Kitchen Dog Theater will serve a dark-comedy cocktail when it presents the regional premiere of playwright Clare Barron’s You Got Older. The sometimes-raunchy dramedy mixes Mae’s erotic fantasies about an imaginary cowboy carrying a whip and stirs them together with a good measure of grief, creating the powerful story of a young woman falling apart.
Mae’s vivid imagination has the cowboy returning nightly to visit her in her dreams, leading Kitchen Dog to post a content advisory warning on its website.
Tina Parker, Kitchen Dog’s co-artistic director and administrative director, says this play has been on Kitchen Dog’s must-do list for about four years, but the timing has never been quite right. Parker describes Barron as “a master of detailed, honest dialogue."
"I just love that her plays can be quietly devastating and downright hilarious in the same scene," Parker says.
Parker describes one scene that hits the tone of the play. As Mae and her dad sit outside, the dad reflects on his life and in sad bewilderment says, “I’m always itching to go do something else even when I’m in the middle of having a nice moment. It makes me feel guilty.” While they continue sitting, Mae never acknowledges her father’s sadness but continues her own inner monologue about having sex without a condom with her legs over her lover’s shoulders.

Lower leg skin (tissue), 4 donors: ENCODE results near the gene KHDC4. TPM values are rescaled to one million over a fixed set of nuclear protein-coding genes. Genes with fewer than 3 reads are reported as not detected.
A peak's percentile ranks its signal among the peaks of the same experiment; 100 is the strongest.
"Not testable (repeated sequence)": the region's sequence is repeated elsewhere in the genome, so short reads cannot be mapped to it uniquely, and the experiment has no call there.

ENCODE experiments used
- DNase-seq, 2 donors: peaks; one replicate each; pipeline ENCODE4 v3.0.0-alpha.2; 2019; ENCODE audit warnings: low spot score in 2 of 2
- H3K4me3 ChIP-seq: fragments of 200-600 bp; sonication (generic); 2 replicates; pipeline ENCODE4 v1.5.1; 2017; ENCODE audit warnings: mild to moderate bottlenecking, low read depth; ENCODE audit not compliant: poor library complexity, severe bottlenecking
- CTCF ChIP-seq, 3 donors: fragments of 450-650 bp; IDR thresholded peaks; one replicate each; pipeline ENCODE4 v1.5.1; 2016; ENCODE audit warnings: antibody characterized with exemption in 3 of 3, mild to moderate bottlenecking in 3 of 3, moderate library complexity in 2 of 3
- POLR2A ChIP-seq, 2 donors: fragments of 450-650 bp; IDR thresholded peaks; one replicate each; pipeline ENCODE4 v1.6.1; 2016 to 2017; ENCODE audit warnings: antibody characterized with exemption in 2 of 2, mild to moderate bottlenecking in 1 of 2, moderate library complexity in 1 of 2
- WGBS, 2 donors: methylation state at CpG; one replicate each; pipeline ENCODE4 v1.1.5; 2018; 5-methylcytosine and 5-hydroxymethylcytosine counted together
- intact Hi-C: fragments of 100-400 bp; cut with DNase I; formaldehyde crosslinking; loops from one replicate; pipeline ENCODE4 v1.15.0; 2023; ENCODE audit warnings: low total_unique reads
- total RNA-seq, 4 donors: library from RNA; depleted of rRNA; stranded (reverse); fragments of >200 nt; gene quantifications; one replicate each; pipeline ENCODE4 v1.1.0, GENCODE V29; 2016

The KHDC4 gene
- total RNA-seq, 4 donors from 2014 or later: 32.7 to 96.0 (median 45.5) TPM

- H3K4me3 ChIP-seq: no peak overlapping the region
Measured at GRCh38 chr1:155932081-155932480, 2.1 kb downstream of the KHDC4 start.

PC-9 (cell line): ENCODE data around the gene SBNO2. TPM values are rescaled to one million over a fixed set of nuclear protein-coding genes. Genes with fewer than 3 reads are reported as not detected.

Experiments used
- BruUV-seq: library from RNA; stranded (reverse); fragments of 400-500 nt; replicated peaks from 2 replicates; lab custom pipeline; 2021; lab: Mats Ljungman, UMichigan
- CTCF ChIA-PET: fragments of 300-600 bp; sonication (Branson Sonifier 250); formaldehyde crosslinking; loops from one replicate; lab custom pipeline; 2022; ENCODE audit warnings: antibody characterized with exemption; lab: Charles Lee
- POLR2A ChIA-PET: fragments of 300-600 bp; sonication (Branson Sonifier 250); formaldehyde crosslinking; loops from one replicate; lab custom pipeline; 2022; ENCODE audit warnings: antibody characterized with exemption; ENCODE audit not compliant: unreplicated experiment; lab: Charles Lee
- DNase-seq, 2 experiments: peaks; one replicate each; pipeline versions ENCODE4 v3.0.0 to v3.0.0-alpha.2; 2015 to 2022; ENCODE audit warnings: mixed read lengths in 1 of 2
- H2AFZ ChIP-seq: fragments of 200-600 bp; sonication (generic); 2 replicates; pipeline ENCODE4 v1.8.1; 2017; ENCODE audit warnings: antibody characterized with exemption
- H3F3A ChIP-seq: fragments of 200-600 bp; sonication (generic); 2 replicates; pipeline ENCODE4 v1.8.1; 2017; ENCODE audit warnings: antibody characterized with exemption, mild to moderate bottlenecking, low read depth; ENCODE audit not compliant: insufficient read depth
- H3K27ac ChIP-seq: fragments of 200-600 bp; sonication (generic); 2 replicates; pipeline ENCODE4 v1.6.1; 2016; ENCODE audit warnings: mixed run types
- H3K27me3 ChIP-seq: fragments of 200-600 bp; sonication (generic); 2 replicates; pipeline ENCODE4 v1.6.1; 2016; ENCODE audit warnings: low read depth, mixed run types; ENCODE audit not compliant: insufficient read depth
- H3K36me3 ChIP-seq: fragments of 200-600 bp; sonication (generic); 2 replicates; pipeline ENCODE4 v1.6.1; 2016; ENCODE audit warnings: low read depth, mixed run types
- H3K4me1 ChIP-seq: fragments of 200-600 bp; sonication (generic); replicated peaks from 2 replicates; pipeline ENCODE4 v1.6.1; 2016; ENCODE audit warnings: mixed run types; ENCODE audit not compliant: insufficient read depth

And that’s it. No tearful conversation or hug or acknowledgment of any sort. Mae just asks, “Should we go in?”
That scene encapsulates why Parker says this play fits Kitchen Dog’s mission. According to its website, Kitchen Dog seeks to “challenge our moral and social consciences and invite our audiences to be provoked, challenged and amazed.” Begun in 1990 by a group of Southern Methodist University theater graduates, this forward-thinking company of creatives asks the questions, then invites audiences to think about those questions while they laugh.
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Kitchen Dog follows up the regional premiere of You Got Older with two world premieres in a row: Wolf at the Door by Marisela Trevino Orta, which Parker describes as “an evocative Latinx Grimms’ Fairy Tale,” and then Steve Yockey’s latest offering, Reykjavik, which is an intertwining of characters and scenes.
Kitchen Dog performs in temporary space at Trinity River Arts Center. They are in the process of raising money to renovate their new building in the Northern Design District.
“We are over halfway to our goal and hope to be in our new permanent space by the start of our 30th anniversary season in 2020," Parker says.
You Got Older runs through March 10. Tickets start at $20.